AVM Evolution A2 Amplifier

Founded in 1986, the tiny company Audio Video MesseTechnik GmbH started out as a custom development company with automotive players for Becker and amplifiers for ELAC active speakers. But pretty soon it switched to the production of its own electronics. Already in 1989 the company releases under its brand the first amplifiers, in 1993 shows players and DACs, and in the late 90's creates a number of unique components based on new and unusual technologies. AVM retains its advanced spirit to this day. Just look at its A2 integrated amplifier from the Evolution line.

The unit is built with exceptional quality, has a thoroughly ventilated case and is equipped with three toroidal power transformers. The amplifier has an electronic selector for six sources, an output from the preamplifier section and a breakout for including a sound processor in the system. Optionally, the Evolution A2 can be upgraded with a parametric equalizer, tone compensation and bass boost. The output part, coupled with a buffer filter capacity 40000 uF, remarkable ability to work steadily even with very heavy loads (to the amplifier can connect to the speaker with an impedance of only 1 ohm!) But even more amazing is the audio bandwidth: from 3/10ths of a hertz to half of a megahertz!

Sometimes the characteristics declared by the manufacturer cause legitimate doubts and require checking. But AVM is not that case. The leading developers (and founders) of this company - G?nther Mania and Robert Winiarski - are known not only as talented audio engineers. They served as experts in the Hi-Fi-Stereophonie laboratory and they know all about measurement technology like the back of their hand.

Although the Evolution A2 looks Germanically brutal, its sound is described by completely opposite definitions. The sound is absolutely neutral, tonally rich and devoid of contrived gloss, which sometimes inexperienced audiophiles so willingly buy. The amplifier shows excellent spatial qualities - the focusing and echeloning are in full order. The scene has a very impressive scale, images in the panorama do not seem flat or superficial - they are corporeal and clearly positioned.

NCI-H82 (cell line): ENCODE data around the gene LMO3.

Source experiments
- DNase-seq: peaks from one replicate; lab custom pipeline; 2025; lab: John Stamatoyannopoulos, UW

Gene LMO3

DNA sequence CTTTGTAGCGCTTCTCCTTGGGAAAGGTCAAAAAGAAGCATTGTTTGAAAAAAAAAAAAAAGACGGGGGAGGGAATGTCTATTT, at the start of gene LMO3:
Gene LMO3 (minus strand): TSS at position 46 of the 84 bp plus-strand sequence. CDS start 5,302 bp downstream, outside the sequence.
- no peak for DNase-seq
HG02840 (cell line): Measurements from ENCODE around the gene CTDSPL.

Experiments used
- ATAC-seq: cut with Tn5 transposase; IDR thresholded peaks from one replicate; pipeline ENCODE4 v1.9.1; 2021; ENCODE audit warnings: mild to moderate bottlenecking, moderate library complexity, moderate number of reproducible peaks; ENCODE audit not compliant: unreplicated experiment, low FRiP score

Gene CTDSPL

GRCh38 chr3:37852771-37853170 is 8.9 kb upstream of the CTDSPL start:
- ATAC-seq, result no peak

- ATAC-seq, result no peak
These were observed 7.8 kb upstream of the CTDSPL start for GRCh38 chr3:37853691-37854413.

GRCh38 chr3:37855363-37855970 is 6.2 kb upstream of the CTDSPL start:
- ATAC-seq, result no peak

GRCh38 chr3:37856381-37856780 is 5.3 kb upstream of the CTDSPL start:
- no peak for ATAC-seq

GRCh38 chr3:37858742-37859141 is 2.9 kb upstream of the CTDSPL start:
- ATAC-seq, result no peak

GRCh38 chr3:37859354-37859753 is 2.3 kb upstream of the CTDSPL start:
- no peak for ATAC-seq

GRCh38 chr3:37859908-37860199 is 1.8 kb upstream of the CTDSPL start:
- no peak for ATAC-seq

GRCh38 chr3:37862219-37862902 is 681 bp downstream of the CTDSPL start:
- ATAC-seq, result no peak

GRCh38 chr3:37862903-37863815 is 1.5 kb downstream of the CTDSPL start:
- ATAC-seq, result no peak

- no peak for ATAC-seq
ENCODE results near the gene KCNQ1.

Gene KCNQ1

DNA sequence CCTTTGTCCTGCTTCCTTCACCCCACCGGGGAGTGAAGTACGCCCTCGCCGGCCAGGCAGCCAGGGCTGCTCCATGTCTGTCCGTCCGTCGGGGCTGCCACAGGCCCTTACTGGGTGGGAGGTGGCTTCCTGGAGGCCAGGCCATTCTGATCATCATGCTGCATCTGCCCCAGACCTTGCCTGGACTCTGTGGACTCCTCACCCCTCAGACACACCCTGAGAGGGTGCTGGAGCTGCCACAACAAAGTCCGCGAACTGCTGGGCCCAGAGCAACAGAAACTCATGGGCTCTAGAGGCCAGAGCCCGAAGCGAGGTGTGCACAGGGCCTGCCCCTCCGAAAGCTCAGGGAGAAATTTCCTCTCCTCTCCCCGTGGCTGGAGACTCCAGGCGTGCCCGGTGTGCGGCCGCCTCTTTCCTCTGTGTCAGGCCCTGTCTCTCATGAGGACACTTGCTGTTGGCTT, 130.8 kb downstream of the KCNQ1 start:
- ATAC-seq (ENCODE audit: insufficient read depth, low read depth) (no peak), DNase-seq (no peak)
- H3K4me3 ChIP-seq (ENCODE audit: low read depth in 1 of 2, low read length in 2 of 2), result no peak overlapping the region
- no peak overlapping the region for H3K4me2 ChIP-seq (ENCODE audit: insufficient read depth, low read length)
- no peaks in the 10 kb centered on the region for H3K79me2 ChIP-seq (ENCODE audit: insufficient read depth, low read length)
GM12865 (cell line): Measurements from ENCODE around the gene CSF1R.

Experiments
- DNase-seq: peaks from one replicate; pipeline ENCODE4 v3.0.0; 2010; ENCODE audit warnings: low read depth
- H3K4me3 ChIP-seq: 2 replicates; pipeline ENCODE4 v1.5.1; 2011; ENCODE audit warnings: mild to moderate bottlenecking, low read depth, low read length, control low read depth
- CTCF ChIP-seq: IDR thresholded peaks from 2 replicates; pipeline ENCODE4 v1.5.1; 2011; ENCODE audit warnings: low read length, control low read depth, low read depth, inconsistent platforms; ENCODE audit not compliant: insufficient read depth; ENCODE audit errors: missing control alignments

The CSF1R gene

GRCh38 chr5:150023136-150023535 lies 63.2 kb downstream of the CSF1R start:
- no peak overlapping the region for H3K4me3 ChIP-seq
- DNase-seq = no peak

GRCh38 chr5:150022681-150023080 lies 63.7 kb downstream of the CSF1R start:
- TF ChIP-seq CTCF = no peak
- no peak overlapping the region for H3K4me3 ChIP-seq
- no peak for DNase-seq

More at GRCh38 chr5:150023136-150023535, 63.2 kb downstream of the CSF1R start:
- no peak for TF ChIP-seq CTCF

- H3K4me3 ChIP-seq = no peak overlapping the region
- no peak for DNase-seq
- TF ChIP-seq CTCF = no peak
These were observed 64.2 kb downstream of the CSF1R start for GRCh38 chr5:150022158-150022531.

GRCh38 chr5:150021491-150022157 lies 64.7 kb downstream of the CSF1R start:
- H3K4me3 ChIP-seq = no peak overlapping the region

Nevertheless, the main qualities of the German amplifier I would refer to the naturalness of timbres transfer and emotional neutrality, bordering on self-indifference. There is no hint of hardware tweaking in the sound. The bass in general is exemplary - strong, well-damped and properly assembled. The device expressively conveys the infralow component, is very dynamic in the upper bass register. The middle part captivates with its timbral richness and comfort. In the area where the ear is most sensitive - at the transition from MF to HF - it demonstrates crystal clarity. And the higher components are reproduced without aggression, with subtle and sonorous detail. I would like to add that I had the same experience with the Mark Levinson amplifiers, but it was long ago, and at that time they were terribly expensive.

If you are looking for an amplifier to work with electrostatic loudspeakers, there is no better unit (and for such a money, too) - the highest neutrality and stability at low-impedance load will be very useful. But I'm afraid that an integrated amplifier can not unlock all of its musical potential with conventional dynamic speakers. The fact is that its sound is not spoiled with temperament - it is more relief and static than other devices. And if the speakers turn out to be too "slow" or "dull", the risk to get slow-moving, focused only on details sound increases many times.

AVM Evolution A2 Amplifier photo